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The divine property of her first being.
To a degenerate and degraded state.
Second Brother. How charming is divine Philosophy!
Not harsh, and crabbed, as dull fools suppose,
But musical as is Apollo's lute,
And a perpetual feast of nectar'd sweets,
Where no crude surfeit reigns.
List, list; I hear
Some far off holloo break the silent air.
Second Brother. Methought so too; what should
Either some one like us night-founder'd here,
Or else some neighbour woodman, or, at worst,
Second Brother. Heaven keep my Sister. Again, and near!
Best draw, and stand upon our guard.
I'll halloo :
If he be friendly, he comes well; if not,
Defence is a good cause, and Heaven be for us.
[Enter the ATTENDANT SPIRIT, habited like a
That halloo I should know; what are you? speak; Come not too near, you fall on iron stakes else. Spirit. What voice is that? my young Lord? speak again.
Second Brother. O Brother, 'tis my father's shepherd, sure,
Elder Brother. Thyrsis? Whose artful strains have oft delay'd
The huddling brook to hear his madrigal,
And sweeten'd every muskrose of the dale?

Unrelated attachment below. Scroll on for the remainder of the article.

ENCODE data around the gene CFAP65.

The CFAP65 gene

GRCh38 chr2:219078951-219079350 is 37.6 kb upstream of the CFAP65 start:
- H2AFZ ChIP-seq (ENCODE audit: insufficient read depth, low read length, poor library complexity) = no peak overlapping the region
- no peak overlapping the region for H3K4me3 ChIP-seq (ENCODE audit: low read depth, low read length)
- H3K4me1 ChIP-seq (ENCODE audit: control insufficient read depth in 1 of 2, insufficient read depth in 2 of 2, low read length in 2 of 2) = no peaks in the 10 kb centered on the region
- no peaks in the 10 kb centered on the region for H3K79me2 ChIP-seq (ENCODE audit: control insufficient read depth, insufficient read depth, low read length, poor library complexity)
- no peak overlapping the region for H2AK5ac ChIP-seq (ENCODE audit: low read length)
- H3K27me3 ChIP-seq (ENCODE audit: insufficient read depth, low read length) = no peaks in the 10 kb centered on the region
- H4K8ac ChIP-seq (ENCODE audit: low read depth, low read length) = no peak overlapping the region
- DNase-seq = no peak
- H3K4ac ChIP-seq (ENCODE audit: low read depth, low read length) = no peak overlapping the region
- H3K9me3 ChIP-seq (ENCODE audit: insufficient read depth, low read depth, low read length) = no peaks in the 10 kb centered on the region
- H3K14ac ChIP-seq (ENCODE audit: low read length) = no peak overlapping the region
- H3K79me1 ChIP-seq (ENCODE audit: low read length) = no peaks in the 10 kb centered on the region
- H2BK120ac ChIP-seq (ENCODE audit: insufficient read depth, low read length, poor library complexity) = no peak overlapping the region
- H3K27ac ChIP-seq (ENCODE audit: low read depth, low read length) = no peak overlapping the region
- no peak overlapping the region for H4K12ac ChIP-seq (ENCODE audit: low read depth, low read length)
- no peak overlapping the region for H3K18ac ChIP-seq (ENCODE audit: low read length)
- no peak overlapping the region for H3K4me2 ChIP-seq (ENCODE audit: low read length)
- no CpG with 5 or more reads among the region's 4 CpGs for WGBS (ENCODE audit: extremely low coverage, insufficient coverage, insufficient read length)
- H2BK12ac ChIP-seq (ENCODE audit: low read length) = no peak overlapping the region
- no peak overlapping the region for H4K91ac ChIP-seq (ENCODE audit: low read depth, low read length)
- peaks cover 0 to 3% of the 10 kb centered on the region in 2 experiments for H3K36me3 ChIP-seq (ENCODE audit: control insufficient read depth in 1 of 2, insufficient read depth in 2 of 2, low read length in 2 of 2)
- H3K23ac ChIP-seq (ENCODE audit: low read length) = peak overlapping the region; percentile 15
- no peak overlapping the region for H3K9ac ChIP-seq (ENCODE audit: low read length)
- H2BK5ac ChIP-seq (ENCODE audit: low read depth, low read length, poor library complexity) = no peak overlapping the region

How cam'st thou here, good swain? hath any ram
As a stray'd ewe, or to pursue the stealth
Of pilfering wolf; not all the fleecy wealth,
Elder Brother. To tell thee sadly, Shepherd, without blame,
Or our neglect, we lost her as we came.
Spirit Ay me unhappy! then my fears are true.
Elder Brother. What fears, good Thyrsis? Pr'y
thee briefly shew.
Spirit. I'll tell ye; 'tis not vain or fabulous
(Though so esteem'd by shallow ignorance,)
What the sage poets, taught by the heavenly Muse, Storied of old in high immortal verse,
Of dire chimeras, and enchanted isles,
And rifted rocks whose entrance leads to Hell;
By sly enticement gives his baneful cup,
With many murmurs mix'd, whose pleasing poison
Fixes instead, unmoulding reason's mintage
He and his monstrous rout are heard to howl,
In their obscured haunts of inmost bowers.
Yet have they many baits, and guileful spells,
To inveigle and invite the unwary sense
Till Fancy had her fill; but, ere a close,
Still, to be so displac'd. I was all ear,
And took in strains that might create a soul
And, O poor hapless nightingale, thought I,
But further know I not.
O night, and shades!
How are ye join'd with Hell in triple knot
Yes, and keep it still;
Lean on it safely; not a period
Shall be unsaid for me: Against the threats
Of malice, or for sorcery, or that power
Which erring Men call Chance, this I hold firm ;Virtue may be assail'd, but never hurt,
Surpriz'd by unjust force, but not enthrall'd;
Yea, even that, which mischief meant most harm,